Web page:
Author Topic: sound isolation with no room modifications  (Read 5716 times)

john park

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sound isolation with no room modifications
« on: December 16, 2005, 05:37:04 AM »
Hi, I just came to ask a quick question.
I tend to do a lot of my recording late at night, normally my dad is sleeping in the room next to me. I usually get a lot of complaints. So I need a solution to stop the sound from going through the walls.
This is a small room, and pretty crowded so I dont't have space for anyhting outrageously big. Thanks for any help.

supersoundproofing

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Re: sound isolation with no room modifications
« Reply #1 on: December 20, 2005, 05:48:40 PM »
Quote
Hi, I just came to ask a quick question.
I tend to do a lot of my recording late at night, normally my dad is sleeping in the room next to me. I usually get a lot of complaints. So I need a solution to stop the sound from going through the walls.
This is a small room, and pretty crowded so I dont't have space for anyhting outrageously big. Thanks for any help.


The Three BASIC Rules OF SOUND CONTROL- Without the Mumbo-Jumbo.

For our purposes, Soundproofing, (Not acoustical absorption or reflection), there are two kinds of sound- Acoustical or "Airborne" sound waves and Impact or "Vibratory" sound.

Each has to be treated in it's own separate way.

While there are combination materials, which affect both of these types of sounds, they are not effective enough to control both types of these sounds. It is best to use two types of materials when confronted with this situation. For airborne sound, MLV (Mass Loaded Vinyl) has been shown to be effective when used properly. Closed cell foam to absorb sound is usually effective for vibratory sound. MLV with a closed cell backing would be such a combination material and may be effective enough in some situations.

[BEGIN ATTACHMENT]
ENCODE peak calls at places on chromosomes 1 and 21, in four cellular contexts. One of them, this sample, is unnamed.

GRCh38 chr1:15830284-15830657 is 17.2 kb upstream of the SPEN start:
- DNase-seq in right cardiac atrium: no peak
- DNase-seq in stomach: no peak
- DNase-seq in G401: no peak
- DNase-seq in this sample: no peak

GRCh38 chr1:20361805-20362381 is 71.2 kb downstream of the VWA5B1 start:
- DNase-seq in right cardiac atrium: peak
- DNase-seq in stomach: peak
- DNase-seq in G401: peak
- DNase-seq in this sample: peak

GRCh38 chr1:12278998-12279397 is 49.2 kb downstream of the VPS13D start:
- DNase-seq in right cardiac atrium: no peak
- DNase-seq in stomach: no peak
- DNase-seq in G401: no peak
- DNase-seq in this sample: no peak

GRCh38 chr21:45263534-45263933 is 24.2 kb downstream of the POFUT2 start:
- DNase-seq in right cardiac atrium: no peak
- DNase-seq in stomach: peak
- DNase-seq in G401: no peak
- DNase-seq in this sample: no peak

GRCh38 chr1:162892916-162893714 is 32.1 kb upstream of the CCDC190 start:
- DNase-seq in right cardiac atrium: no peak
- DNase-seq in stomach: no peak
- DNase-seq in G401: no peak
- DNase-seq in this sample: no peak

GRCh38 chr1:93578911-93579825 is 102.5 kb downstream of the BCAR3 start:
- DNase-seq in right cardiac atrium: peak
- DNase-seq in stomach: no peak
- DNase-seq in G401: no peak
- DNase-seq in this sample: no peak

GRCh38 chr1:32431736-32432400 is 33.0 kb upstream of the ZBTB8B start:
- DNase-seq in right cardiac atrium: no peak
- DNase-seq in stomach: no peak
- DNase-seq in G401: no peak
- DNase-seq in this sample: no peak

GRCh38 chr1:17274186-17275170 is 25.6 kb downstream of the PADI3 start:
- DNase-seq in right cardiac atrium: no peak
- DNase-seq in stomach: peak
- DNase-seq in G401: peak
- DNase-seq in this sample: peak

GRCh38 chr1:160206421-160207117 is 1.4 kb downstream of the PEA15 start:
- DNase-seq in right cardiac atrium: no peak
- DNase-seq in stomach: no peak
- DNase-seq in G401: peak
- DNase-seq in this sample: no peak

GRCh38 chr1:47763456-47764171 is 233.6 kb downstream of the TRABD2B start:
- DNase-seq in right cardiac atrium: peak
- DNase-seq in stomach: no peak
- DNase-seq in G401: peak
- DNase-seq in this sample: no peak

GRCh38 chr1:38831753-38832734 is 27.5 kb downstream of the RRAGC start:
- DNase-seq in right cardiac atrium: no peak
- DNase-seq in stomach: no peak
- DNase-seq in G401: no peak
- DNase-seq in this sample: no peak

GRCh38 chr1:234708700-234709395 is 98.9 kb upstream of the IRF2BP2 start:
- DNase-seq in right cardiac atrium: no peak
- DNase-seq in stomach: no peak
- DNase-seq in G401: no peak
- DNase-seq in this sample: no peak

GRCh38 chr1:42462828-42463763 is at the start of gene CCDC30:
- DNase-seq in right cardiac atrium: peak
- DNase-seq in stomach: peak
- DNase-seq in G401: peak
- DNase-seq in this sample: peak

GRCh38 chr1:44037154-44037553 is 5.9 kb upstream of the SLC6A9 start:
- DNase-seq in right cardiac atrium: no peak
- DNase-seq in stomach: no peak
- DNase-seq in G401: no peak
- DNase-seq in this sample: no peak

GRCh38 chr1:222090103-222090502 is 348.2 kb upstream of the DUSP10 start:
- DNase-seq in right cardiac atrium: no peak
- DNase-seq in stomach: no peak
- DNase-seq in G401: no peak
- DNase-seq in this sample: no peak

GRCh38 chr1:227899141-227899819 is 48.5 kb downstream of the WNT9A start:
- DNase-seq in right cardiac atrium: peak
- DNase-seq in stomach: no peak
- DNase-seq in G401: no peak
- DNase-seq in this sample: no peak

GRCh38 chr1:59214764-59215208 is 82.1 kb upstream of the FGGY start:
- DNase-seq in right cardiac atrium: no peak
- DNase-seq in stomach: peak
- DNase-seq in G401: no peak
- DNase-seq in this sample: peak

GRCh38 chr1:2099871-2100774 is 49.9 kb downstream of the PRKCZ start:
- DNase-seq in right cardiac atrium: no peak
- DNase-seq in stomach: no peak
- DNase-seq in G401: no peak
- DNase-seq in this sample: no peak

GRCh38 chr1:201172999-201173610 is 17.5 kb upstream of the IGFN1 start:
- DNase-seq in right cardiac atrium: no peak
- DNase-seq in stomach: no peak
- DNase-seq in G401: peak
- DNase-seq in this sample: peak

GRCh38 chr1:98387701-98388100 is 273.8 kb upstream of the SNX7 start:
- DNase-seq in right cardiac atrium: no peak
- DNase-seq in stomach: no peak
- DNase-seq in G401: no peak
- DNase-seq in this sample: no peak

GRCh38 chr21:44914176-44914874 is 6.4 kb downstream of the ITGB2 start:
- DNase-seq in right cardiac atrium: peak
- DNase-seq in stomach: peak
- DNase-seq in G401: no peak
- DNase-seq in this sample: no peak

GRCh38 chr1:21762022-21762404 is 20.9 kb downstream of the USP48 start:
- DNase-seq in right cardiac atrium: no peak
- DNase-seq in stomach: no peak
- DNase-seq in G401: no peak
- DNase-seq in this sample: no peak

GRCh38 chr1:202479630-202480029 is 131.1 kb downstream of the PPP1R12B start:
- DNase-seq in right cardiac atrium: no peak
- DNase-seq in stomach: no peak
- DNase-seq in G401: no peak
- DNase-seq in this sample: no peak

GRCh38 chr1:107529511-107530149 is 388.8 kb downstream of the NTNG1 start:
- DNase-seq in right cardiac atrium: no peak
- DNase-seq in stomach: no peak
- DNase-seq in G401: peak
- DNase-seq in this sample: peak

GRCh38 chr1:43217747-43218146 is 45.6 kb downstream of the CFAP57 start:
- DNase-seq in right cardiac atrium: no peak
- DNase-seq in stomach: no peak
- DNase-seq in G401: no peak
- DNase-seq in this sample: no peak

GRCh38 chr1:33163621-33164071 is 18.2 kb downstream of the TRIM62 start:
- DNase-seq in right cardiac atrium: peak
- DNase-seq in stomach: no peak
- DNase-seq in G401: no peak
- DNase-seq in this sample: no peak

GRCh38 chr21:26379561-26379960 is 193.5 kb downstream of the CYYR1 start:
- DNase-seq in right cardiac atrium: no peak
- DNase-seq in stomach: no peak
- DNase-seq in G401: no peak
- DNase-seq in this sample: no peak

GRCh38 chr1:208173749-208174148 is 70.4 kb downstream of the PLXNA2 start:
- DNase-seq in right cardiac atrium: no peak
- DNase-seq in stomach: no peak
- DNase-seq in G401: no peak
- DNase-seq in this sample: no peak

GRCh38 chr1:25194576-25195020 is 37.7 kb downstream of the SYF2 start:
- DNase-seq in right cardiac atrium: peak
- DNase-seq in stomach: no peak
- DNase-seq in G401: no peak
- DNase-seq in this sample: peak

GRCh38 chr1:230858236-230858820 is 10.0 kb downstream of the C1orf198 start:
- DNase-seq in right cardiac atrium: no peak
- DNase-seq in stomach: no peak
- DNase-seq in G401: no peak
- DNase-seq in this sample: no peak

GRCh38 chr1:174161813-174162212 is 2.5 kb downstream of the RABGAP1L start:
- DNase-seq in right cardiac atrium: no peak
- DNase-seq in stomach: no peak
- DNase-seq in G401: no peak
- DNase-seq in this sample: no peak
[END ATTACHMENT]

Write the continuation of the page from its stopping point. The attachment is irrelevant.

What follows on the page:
The first rule of sound control is to put something between the source of the sound and the target to block it or absorb it, depending whether it's airborne or vibratory sound.

Acoustical sound in a closed area usually cannot be reduced by just absorption.

The second rule is to try to deal with the sound as near the source as possible. This is because sound radiates out and after reaching a large area, is more difficult to control.

The third rule is to choose the appropriate material for the sound, or combination, depending on its loudness and frequency range.

In your case the entire wall must be covered- leaving out only enough soundproofing material to amount to 2-3% of the wall surface can reduce the effectiveness of the job by half.
See http://www.soundproofing.org/treatments_for_sound_control.htm

 

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